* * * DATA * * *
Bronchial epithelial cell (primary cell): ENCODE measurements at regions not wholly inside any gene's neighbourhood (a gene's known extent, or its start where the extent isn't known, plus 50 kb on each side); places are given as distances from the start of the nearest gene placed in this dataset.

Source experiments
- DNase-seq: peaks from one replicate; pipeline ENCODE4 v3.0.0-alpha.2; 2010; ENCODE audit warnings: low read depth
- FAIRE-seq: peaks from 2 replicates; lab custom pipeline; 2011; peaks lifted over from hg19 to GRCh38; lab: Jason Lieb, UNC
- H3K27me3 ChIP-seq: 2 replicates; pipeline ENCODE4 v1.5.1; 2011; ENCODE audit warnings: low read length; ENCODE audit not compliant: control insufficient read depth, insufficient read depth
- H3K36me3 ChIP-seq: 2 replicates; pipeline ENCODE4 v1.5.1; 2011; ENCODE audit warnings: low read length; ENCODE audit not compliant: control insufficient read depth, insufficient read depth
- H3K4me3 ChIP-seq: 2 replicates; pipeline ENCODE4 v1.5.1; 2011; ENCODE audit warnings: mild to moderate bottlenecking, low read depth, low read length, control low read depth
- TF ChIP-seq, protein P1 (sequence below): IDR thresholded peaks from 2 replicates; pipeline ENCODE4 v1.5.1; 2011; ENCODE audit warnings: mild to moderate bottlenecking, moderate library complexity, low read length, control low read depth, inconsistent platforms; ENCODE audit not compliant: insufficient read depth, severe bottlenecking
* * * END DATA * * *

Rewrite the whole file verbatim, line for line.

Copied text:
Bronchial epithelial cell (primary cell): ENCODE measurements at regions not wholly inside any gene's neighbourhood (a gene's known extent, or its start where the extent isn't known, plus 50 kb on each side); places are given as distances from the start of the nearest gene placed in this dataset.

Source experiments
- DNase-seq: peaks from one replicate; pipeline ENCODE4 v3.0.0-alpha.2; 2010; ENCODE audit warnings: low read depth
- FAIRE-seq: peaks from 2 replicates; lab custom pipeline; 2011; peaks lifted over from hg19 to GRCh38; lab: Jason Lieb, UNC
- H3K27me3 ChIP-seq: 2 replicates; pipeline ENCODE4 v1.5.1; 2011; ENCODE audit warnings: low read length; ENCODE audit not compliant: control insufficient read depth, insufficient read depth
- H3K36me3 ChIP-seq: 2 replicates; pipeline ENCODE4 v1.5.1; 2011; ENCODE audit warnings: low read length; ENCODE audit not compliant: control insufficient read depth, insufficient read depth
- H3K4me3 ChIP-seq: 2 replicates; pipeline ENCODE4 v1.5.1; 2011; ENCODE audit warnings: mild to moderate bottlenecking, low read depth, low read length, control low read depth
- TF ChIP-seq, protein P1 (sequence below): IDR thresholded peaks from 2 replicates; pipeline ENCODE4 v1.5.1; 2011; ENCODE audit warnings: mild to moderate bottlenecking, moderate library complexity, low read length, control low read depth, inconsistent platforms; ENCODE audit not compliant: insufficient read depth, severe bottlenecking